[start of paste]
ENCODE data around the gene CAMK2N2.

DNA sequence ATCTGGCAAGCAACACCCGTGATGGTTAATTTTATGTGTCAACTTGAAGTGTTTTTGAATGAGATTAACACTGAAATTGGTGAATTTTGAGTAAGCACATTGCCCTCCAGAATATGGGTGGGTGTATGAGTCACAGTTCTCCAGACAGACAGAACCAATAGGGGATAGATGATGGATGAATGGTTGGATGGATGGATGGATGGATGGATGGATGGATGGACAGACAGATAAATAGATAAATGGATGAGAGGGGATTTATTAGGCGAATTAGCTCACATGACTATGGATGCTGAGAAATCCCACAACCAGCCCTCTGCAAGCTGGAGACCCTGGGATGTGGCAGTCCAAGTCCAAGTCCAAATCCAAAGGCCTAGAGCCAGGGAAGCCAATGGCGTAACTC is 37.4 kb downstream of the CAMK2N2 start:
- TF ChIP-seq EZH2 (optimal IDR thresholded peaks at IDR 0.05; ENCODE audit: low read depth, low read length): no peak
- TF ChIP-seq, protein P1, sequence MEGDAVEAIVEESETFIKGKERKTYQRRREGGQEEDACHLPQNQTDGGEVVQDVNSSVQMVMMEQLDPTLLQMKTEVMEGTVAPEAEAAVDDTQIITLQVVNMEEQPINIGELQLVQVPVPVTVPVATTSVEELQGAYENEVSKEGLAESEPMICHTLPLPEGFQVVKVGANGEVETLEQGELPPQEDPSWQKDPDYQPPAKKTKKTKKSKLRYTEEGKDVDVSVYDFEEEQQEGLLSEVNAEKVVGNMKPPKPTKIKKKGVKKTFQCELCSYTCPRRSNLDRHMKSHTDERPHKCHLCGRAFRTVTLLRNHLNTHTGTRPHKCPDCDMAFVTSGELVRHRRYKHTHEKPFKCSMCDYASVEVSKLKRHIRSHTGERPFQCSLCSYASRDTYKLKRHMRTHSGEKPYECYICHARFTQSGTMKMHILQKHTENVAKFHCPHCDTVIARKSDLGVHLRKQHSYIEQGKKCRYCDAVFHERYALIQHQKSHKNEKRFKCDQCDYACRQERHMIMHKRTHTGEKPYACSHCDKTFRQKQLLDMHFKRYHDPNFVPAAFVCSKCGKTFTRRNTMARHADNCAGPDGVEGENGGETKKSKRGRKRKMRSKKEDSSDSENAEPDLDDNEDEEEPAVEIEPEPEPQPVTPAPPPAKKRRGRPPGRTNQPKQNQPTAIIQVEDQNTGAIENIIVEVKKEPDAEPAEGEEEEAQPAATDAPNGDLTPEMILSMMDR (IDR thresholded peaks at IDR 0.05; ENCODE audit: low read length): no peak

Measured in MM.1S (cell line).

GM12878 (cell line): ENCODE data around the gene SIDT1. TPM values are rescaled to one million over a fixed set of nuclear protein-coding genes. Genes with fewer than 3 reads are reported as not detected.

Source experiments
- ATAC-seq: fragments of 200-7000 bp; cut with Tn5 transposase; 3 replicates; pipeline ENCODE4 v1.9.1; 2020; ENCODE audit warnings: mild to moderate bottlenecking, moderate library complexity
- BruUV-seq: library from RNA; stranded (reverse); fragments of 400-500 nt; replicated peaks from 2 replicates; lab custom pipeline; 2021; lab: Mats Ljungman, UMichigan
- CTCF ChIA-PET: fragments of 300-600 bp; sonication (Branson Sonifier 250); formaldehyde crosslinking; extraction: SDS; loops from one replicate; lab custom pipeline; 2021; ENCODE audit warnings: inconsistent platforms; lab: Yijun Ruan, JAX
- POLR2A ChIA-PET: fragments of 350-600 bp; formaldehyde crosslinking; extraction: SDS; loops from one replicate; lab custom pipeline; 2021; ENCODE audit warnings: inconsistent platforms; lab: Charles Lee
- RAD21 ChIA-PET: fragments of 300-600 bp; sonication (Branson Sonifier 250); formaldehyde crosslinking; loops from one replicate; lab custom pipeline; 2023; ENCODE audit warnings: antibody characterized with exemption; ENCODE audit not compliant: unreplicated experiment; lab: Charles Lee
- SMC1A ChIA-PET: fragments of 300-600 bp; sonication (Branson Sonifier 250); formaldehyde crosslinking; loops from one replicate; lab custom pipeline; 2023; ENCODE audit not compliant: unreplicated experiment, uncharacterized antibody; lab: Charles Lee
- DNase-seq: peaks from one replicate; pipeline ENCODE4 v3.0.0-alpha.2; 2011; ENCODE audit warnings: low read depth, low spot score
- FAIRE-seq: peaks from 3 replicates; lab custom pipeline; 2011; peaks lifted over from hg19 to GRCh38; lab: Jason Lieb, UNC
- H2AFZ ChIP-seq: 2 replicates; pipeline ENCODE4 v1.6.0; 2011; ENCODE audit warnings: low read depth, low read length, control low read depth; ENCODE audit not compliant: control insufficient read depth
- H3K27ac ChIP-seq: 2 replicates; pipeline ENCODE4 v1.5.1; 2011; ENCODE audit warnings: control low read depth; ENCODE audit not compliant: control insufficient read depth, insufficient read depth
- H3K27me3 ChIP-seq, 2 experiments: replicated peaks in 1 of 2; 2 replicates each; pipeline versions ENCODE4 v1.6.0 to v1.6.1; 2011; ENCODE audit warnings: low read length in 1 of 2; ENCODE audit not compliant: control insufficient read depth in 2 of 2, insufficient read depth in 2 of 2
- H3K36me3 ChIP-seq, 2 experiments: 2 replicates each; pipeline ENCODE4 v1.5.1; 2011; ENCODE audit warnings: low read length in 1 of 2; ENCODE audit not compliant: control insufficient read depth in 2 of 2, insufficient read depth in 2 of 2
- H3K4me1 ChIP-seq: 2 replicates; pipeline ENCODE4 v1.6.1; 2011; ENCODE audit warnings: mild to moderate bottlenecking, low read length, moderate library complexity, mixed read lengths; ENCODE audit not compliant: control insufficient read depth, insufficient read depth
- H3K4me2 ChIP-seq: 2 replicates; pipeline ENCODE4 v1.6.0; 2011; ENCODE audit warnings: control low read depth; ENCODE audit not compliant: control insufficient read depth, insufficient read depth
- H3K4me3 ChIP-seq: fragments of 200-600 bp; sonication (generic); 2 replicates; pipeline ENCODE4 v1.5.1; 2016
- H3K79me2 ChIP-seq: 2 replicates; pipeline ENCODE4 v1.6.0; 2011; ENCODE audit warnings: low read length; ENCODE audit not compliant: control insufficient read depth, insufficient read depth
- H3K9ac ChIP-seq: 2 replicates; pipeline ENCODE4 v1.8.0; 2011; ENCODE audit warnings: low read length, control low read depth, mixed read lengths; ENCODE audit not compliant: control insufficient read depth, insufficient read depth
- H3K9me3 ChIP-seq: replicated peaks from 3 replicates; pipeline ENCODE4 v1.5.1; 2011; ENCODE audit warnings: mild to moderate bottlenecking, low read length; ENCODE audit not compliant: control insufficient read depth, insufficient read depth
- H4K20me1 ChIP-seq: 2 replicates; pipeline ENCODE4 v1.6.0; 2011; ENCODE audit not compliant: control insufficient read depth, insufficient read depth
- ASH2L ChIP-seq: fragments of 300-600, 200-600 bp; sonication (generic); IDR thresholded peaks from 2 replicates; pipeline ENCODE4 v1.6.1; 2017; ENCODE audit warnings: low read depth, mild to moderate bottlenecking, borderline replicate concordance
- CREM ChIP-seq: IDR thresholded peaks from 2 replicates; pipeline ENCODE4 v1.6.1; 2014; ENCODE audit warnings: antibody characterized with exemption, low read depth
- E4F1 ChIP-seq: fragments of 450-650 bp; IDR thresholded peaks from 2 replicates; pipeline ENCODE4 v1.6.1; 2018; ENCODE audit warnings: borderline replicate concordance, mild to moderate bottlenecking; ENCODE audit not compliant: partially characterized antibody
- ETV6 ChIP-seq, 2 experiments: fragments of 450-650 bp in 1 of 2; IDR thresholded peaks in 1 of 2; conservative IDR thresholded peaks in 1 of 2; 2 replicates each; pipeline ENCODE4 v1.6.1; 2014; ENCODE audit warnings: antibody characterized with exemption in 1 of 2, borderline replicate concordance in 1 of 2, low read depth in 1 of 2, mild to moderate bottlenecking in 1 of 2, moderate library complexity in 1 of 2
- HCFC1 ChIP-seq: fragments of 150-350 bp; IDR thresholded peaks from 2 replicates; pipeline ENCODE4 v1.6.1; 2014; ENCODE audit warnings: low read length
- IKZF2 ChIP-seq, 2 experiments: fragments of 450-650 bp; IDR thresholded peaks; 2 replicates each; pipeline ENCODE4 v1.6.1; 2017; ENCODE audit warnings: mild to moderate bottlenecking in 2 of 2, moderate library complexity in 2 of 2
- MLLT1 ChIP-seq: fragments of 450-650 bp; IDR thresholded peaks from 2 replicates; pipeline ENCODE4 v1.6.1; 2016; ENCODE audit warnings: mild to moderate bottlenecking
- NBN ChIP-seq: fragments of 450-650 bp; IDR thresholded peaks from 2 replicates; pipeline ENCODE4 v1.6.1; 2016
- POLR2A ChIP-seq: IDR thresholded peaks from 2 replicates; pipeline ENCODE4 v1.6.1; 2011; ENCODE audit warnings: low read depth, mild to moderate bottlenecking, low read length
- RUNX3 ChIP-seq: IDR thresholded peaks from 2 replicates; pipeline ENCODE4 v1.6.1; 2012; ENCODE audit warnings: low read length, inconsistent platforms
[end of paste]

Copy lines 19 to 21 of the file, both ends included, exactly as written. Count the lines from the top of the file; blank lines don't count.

- H3K36me3 ChIP-seq, 2 experiments: 2 replicates each; pipeline ENCODE4 v1.5.1; 2011; ENCODE audit warnings: low read length in 1 of 2; ENCODE audit not compliant: control insufficient read depth in 2 of 2, insufficient read depth in 2 of 2
- H3K4me1 ChIP-seq: 2 replicates; pipeline ENCODE4 v1.6.1; 2011; ENCODE audit warnings: mild to moderate bottlenecking, low read length, moderate library complexity, mixed read lengths; ENCODE audit not compliant: control insufficient read depth, insufficient read depth
- H3K4me2 ChIP-seq: 2 replicates; pipeline ENCODE4 v1.6.0; 2011; ENCODE audit warnings: control low read depth; ENCODE audit not compliant: control insufficient read depth, insufficient read depth